- Project Name
- Songpa Micro-Housing
- Project Types
- Project Scope
- New Construction
- Year Completed
- Shared by
Structural Engineer: Mirae Structural Design Group,Construction Manager: Kiro Construction
- Project Status
In an increasingly urbanized world, the density achievable through micro-housing is a trending idea. New York– and Seoul, South Korea–based SSD principals Jinhee Park, AIA, and John Hong, AIA, explore the concept in a 14-unit structure that is an ethereal presence in a densely populated section of Seoul. “We think that it’s an arbitrary relationship that size and quality should be related,” Hong says. “We’re trying to play with that perception.”
The structure of SSD’s Songpa Micro-Housing is defined by a screen made of vertical, quarter-inch-thick stainless steel bars. “We wanted to maximize the floor area ratio and provide as many units as possible,” Park says. The mansard-like inflection in the overall form follows the required setbacks and the diagonal sun exposure line.
The ground level, primarily devoted to plaza space, includes four parking spaces as required by zoning. “None of the residents have cars,” Hong says. “That’s the funny thing about city regulations. They’re based on a metric that’s so general.”
A grade-level entry to an underground café is configured as a “micro-auditorium” where people can sit for performances. The subterranean shop also contains a public gallery with free coffee for residents—a bid to encourage a sense of community.
The residential units each comprise a mere 120 square feet—the smallest dimensions allowed by code—and are located on levels two through six. There are two configurations—rectangular and square—and all share common space in the center of the structure. “The perception of the space is expanded beyond your own living area,” Hong says. The shifted arrangement of the units within the overall frame creates varied interstitial spaces, some private, some shared. There are currently nine tenants, as several elected to combine units. The second floor has become a gallery that residents use as a shared living room.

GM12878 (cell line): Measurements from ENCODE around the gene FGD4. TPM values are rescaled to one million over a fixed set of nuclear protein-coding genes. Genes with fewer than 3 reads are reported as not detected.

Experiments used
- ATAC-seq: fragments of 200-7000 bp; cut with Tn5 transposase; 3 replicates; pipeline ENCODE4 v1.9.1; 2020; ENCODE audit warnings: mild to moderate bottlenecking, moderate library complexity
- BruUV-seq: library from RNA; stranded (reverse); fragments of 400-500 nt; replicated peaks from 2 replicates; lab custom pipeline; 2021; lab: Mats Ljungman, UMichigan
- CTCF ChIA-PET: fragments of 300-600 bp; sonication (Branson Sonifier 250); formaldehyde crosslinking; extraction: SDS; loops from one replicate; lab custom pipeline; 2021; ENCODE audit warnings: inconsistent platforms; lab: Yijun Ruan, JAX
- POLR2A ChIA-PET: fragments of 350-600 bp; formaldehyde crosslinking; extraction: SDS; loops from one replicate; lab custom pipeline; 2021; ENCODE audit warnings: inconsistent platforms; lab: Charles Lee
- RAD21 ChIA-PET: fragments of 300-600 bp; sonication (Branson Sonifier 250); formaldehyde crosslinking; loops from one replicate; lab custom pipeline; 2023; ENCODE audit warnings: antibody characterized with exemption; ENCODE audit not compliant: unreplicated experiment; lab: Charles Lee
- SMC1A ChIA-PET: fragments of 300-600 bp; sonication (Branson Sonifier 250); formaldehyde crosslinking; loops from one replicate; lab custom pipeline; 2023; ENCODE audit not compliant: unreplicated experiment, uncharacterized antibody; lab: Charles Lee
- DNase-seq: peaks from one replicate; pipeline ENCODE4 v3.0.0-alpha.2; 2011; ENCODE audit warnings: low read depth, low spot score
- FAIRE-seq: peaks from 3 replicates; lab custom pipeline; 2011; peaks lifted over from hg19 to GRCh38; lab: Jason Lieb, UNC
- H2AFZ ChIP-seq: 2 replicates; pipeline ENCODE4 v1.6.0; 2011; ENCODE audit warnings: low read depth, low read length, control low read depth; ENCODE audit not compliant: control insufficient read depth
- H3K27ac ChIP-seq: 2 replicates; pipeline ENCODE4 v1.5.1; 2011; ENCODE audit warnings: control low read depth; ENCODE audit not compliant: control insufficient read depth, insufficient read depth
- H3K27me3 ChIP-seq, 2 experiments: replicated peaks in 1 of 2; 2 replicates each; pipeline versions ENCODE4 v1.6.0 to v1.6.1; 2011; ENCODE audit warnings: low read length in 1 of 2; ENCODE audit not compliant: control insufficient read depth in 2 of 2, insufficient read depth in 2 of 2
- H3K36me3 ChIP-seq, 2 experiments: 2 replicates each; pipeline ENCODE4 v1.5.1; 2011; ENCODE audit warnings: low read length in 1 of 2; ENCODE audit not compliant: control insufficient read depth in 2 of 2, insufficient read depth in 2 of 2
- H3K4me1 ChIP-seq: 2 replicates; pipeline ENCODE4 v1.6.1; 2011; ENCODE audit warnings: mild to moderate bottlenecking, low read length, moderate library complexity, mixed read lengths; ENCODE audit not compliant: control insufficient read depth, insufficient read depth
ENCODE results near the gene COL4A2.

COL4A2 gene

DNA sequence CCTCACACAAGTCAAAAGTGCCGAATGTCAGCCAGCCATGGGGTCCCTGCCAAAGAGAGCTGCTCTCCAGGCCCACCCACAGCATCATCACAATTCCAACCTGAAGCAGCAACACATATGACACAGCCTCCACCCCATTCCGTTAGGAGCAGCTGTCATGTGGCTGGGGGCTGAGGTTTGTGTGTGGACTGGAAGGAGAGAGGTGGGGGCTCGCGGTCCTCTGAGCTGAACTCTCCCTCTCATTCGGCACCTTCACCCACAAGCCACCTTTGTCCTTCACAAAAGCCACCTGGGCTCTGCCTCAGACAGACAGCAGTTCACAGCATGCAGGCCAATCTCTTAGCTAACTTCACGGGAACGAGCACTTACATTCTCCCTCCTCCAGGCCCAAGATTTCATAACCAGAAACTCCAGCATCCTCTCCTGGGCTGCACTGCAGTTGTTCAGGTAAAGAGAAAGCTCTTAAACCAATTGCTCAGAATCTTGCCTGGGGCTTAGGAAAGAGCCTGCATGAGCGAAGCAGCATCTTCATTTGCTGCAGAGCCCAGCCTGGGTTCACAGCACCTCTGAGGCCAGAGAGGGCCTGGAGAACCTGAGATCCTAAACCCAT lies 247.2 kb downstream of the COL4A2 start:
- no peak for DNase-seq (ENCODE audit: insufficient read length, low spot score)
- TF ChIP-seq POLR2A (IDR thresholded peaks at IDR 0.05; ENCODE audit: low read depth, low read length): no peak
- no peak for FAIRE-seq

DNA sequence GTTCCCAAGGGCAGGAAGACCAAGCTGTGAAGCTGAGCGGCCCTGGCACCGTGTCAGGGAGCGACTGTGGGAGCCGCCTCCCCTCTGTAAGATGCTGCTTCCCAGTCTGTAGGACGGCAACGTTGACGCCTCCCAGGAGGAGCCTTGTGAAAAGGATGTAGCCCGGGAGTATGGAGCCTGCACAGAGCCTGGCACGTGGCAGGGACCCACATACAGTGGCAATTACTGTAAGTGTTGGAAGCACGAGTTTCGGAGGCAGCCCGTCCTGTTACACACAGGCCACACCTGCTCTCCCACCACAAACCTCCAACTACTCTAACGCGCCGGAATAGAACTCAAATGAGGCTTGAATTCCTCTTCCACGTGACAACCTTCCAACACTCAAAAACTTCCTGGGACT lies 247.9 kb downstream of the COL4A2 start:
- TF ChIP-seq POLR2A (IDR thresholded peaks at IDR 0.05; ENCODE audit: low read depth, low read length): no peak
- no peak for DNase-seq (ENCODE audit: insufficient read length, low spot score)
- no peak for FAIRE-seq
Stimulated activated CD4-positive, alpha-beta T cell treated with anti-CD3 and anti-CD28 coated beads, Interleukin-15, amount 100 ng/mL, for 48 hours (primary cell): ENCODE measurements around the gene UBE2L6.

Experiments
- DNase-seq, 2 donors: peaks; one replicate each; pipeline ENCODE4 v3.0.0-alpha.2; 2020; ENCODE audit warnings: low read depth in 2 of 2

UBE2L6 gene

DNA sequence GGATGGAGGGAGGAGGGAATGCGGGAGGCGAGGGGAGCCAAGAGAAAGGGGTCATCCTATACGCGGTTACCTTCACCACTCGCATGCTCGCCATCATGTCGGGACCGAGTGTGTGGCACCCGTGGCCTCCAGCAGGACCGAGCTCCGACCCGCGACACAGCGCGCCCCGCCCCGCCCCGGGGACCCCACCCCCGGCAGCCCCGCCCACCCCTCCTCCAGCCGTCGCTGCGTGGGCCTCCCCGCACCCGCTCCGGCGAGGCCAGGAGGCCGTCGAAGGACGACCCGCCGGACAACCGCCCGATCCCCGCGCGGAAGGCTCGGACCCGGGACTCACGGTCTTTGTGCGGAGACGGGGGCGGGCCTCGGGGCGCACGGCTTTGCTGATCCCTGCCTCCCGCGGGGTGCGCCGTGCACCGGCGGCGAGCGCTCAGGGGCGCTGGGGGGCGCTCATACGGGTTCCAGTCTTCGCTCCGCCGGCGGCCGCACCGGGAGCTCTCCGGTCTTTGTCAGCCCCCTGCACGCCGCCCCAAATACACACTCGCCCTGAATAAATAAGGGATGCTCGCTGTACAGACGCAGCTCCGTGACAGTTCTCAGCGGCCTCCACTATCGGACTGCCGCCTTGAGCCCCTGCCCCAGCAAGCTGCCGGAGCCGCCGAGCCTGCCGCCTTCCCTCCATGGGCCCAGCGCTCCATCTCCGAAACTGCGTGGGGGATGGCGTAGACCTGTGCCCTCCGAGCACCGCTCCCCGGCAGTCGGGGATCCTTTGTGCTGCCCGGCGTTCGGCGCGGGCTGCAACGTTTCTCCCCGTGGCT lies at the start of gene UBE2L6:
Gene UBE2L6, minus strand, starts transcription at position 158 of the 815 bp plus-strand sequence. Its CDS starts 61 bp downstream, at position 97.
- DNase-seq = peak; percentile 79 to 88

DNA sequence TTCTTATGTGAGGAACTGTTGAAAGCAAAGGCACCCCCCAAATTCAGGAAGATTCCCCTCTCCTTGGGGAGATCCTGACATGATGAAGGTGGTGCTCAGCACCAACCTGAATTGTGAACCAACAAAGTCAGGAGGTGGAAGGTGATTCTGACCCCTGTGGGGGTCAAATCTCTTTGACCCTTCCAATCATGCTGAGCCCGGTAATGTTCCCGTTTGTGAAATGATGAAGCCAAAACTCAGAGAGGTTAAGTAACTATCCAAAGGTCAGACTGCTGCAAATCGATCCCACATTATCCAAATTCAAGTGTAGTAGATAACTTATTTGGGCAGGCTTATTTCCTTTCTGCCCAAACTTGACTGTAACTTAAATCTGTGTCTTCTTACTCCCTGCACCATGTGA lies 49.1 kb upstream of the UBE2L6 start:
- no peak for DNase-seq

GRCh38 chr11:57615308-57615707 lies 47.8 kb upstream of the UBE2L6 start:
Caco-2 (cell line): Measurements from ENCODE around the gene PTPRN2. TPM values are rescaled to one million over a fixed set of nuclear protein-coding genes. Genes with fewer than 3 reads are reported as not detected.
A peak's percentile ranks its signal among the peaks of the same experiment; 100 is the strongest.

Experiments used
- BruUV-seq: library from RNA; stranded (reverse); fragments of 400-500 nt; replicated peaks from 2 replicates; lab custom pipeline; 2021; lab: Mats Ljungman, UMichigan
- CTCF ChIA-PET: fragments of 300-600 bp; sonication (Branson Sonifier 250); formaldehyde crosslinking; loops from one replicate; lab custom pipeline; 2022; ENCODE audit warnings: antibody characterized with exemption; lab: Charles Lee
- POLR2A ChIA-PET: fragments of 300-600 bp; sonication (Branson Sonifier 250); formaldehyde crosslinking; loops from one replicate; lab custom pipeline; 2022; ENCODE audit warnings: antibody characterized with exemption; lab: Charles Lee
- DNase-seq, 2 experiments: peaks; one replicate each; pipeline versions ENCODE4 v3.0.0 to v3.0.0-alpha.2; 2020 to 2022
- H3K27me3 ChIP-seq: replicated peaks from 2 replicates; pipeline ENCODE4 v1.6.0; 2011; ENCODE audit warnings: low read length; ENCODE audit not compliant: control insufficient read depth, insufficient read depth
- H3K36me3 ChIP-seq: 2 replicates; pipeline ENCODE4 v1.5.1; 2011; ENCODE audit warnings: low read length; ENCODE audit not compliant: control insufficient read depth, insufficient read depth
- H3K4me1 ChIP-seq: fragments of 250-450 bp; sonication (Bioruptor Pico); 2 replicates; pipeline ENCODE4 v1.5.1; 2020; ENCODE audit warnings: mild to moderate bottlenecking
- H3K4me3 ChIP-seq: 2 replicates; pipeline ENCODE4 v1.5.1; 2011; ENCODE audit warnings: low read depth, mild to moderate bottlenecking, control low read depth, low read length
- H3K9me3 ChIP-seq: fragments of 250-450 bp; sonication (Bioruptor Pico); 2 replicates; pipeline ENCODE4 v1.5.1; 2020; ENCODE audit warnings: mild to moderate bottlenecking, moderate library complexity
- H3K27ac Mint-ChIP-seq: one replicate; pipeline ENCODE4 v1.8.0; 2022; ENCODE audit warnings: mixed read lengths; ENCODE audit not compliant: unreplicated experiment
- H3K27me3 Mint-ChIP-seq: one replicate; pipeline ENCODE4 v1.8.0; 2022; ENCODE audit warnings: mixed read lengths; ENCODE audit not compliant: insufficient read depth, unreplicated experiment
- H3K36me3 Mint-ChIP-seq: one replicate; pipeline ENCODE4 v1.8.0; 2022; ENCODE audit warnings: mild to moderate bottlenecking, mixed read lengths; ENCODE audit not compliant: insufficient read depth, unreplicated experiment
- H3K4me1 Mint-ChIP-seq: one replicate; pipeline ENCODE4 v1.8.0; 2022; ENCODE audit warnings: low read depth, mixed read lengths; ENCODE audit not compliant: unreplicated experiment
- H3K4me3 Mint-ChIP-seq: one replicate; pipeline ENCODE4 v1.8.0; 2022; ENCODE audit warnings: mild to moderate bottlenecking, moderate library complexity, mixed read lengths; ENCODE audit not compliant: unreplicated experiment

Working with a limited budget, the firm kept the palette to a minimum: cement board exterior walls are wrapped in the stainless steel screens; interiors feature gypsum board walls, polished concrete floors in the common areas, and hardwood floors in the units. “We wanted to express how the building is used,” Hong says.
In exploring complex spatial relationships between extremely small living units, SSD has created a model that begs for further development. “The nuclear family is disappearing and becoming something else,” Hong says. “This housing responds to that and allows change to happen.” Songpa Micro-Housing’s blend of urban form and unit composition suggests other paths forward to develop flexible housing for new times: “We can create a more sustainable community,” Park says.
Project: Songpa Micro-Housing, Seoul, South Korea
Client: Chanill Lee
Architect: SSD, New York and Seoul, South Korea . Jinhee Park, AIA, John Hong, AIA (principals in charge); Seung-hoon Hyun (project manager); Taylor Harper, Allison Austin, Evan Cerilli, Mark Pomarico, Yufeng Zheng, Victor Michel, Virginia Fernandez Alonso (design team)
Architect of Record: Dyne Architects
Structural Engineer: Mirae Stuctural Design Group
Acoustical: RPG Korea
Fabrication: Mohse; Madein; Slyducks
General Contractor: Kiro Construction
Size: 5,500 square feet
Cost: $1.5 million
This article appeared in ARCHITECT's June 2015 issue.
The problem of urban density and housing costs is global. As unit types get smaller however, land costs coupled with developer driven profit margins can merely create a provisional housing type with little social value. By mining the discrepancy between maximum floor area ratios and maximum zoning envelopes, Songpa Micro-Housing provides a new typology that extends the limits of the housing unit to also include semi-public circulation, balconies, and the thickness of walls. Like the ambiguous gel around a tapioca pearl, this ‘Tapioca Space’ becomes a soft intersection between public/private and interior/exterior, creating social fabrics between neighbors.
Fourteen ‘unit blocks’ allow residents to either claim a single space, or in the case where a couple or friends desire to do so, recombine the blocks for larger configurations. This flexibility accommodates changing live and work situations allowing residents to occupy the building longer and therefore more sustainably. Further generating the idea of community, exhibition spaces on the ground floor, basement, and second floors are spatially linked to the units as a shared living room. Although the zoning regulations requires the building to be lifted for parking, this open ground plan is also used to pull pedestrians in from the street and down a set of auditorium-like steps, connecting city and building residents to the exhibition and cafe spaces below.
- courtesy SsD